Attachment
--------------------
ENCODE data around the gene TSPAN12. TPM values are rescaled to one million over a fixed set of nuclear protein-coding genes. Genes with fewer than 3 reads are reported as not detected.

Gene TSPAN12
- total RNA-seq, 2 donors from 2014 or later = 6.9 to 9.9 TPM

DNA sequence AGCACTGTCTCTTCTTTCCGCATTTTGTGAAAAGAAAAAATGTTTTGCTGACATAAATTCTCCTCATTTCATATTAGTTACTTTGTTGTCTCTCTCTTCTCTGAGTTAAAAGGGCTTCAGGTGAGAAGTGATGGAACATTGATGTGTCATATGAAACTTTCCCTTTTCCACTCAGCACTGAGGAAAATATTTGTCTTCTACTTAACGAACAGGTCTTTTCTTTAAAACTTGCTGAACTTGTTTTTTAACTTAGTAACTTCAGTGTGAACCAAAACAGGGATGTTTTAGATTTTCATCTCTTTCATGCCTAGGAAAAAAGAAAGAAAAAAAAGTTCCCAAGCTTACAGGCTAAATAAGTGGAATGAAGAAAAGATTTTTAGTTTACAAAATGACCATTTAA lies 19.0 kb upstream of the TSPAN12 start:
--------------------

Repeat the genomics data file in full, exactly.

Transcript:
ENCODE data around the gene TSPAN12. TPM values are rescaled to one million over a fixed set of nuclear protein-coding genes. Genes with fewer than 3 reads are reported as not detected.

Gene TSPAN12
- total RNA-seq, 2 donors from 2014 or later = 6.9 to 9.9 TPM

DNA sequence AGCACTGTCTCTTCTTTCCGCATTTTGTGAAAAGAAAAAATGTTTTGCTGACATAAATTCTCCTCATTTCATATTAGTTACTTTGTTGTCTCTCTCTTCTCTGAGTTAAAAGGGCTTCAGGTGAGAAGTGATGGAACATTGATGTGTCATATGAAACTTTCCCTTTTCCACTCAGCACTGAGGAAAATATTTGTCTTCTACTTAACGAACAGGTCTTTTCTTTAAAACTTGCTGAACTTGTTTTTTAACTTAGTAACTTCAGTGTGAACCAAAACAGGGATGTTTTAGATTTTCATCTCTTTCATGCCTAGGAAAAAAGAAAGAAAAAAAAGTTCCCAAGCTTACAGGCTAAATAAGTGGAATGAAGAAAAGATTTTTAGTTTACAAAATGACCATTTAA lies 19.0 kb upstream of the TSPAN12 start: